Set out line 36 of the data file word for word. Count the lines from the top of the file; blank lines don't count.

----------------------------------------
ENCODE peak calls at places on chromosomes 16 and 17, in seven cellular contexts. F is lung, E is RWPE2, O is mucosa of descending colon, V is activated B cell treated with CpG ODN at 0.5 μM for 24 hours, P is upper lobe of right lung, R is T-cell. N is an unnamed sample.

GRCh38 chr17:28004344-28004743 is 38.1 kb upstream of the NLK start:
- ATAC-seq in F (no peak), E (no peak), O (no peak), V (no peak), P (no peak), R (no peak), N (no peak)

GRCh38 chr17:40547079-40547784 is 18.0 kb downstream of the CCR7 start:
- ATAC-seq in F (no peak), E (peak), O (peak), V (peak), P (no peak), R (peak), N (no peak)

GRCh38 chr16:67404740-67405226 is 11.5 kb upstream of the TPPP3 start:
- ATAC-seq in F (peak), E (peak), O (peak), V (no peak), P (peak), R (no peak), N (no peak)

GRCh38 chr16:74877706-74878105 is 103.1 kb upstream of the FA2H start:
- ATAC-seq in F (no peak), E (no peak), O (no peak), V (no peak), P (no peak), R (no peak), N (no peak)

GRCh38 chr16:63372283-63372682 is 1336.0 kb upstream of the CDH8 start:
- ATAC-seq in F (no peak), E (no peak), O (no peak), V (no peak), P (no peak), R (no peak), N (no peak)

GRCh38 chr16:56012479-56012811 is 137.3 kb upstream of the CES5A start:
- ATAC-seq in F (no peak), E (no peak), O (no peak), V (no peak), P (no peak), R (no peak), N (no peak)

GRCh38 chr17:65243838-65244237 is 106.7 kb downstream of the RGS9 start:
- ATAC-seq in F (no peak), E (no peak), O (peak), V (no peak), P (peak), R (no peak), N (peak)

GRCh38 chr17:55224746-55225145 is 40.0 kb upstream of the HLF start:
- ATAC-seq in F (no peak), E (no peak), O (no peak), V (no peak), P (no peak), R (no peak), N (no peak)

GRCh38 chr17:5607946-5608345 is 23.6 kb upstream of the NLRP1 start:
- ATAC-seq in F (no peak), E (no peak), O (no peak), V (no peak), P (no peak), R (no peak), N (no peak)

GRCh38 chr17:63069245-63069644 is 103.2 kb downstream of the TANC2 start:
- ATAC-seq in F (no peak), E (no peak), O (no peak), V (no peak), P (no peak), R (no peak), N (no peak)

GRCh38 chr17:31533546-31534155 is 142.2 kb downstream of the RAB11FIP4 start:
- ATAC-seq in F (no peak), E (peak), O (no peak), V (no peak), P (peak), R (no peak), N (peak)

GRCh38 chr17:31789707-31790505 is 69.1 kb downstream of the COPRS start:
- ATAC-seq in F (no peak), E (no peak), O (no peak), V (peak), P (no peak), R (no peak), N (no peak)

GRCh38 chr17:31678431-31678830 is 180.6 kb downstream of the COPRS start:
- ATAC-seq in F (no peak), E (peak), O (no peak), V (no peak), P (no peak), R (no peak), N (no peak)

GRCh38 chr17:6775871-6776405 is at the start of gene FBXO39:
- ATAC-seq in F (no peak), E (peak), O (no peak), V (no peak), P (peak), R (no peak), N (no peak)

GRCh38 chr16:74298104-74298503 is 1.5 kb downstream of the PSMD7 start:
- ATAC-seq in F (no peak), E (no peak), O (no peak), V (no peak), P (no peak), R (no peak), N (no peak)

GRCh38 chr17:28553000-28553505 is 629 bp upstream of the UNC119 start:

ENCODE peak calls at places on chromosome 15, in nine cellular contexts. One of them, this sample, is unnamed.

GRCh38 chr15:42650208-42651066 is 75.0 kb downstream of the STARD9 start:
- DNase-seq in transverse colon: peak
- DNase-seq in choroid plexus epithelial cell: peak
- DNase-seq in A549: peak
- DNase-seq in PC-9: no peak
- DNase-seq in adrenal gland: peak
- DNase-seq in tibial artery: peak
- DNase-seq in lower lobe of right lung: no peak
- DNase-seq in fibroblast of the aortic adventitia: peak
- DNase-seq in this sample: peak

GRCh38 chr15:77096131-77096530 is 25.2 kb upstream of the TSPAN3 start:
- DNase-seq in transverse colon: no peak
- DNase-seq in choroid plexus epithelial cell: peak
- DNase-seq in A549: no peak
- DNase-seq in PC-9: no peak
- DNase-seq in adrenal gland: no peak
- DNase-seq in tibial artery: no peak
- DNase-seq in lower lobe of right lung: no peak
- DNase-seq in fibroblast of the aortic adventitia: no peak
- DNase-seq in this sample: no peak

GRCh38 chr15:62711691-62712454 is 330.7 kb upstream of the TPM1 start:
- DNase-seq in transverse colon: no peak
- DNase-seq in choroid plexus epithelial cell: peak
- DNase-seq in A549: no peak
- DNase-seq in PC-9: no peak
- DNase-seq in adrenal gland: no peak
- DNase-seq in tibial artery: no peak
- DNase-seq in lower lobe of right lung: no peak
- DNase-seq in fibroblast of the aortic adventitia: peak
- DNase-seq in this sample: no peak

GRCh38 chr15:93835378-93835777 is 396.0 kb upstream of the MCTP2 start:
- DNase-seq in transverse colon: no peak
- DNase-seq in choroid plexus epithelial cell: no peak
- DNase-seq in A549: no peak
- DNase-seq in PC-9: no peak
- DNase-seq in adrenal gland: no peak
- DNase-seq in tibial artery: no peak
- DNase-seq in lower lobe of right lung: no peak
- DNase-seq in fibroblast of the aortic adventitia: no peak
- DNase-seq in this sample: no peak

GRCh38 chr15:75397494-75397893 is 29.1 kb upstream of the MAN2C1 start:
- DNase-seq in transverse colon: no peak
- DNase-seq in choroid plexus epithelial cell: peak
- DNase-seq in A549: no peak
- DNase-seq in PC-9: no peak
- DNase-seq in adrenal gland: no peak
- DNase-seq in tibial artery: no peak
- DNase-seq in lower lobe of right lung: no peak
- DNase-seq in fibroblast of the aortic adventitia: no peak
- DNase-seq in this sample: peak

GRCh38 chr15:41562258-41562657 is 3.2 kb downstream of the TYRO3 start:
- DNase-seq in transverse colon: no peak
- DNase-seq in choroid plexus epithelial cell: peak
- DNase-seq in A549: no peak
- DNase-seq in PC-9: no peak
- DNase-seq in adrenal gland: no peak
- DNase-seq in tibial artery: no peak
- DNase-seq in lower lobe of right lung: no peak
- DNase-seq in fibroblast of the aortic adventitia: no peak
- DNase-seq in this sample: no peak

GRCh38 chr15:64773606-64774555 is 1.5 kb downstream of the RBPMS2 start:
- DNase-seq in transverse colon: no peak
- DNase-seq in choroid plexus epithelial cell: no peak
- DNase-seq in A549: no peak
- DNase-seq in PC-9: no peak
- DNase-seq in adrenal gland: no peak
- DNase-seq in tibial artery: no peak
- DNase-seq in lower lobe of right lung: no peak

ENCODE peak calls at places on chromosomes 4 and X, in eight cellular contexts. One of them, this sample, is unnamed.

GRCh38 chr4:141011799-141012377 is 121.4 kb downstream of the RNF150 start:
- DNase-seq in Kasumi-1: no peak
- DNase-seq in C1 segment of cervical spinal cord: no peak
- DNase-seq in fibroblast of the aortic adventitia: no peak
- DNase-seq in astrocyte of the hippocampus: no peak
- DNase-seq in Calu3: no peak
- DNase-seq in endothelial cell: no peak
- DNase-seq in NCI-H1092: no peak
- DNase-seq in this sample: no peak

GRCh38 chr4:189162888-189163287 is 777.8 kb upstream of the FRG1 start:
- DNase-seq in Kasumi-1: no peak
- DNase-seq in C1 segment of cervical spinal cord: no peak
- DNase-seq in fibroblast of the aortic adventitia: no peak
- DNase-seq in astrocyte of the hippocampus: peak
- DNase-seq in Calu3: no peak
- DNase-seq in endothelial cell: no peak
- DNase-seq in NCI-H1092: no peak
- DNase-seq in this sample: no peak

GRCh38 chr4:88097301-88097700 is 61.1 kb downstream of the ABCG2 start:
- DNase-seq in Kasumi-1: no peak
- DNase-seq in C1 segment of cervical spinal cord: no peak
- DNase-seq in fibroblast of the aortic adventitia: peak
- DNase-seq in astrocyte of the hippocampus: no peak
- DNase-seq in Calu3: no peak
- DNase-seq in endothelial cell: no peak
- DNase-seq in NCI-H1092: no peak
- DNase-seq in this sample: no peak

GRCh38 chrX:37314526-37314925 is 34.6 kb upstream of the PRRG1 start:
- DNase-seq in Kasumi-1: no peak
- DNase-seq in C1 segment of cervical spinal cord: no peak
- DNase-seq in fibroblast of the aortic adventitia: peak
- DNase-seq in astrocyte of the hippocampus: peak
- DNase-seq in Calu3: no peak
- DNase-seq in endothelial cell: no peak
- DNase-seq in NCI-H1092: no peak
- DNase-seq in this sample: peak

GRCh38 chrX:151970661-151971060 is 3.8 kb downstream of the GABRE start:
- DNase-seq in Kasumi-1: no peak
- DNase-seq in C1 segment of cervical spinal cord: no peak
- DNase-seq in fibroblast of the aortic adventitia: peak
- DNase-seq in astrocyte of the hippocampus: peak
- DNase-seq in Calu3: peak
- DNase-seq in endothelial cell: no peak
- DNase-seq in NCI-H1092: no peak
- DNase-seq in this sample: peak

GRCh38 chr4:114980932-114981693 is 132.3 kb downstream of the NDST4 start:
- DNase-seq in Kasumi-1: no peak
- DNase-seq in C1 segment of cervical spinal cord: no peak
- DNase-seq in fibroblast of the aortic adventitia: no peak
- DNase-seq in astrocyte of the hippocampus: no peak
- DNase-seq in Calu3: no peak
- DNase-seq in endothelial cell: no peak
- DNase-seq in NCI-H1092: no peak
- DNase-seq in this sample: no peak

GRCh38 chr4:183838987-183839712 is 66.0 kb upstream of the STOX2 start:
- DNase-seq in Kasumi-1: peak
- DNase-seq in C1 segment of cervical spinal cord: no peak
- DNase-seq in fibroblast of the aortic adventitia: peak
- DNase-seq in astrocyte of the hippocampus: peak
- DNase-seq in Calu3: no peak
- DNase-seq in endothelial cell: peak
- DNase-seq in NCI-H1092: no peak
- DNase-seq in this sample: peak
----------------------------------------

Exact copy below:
- DNase-seq in choroid plexus epithelial cell: peak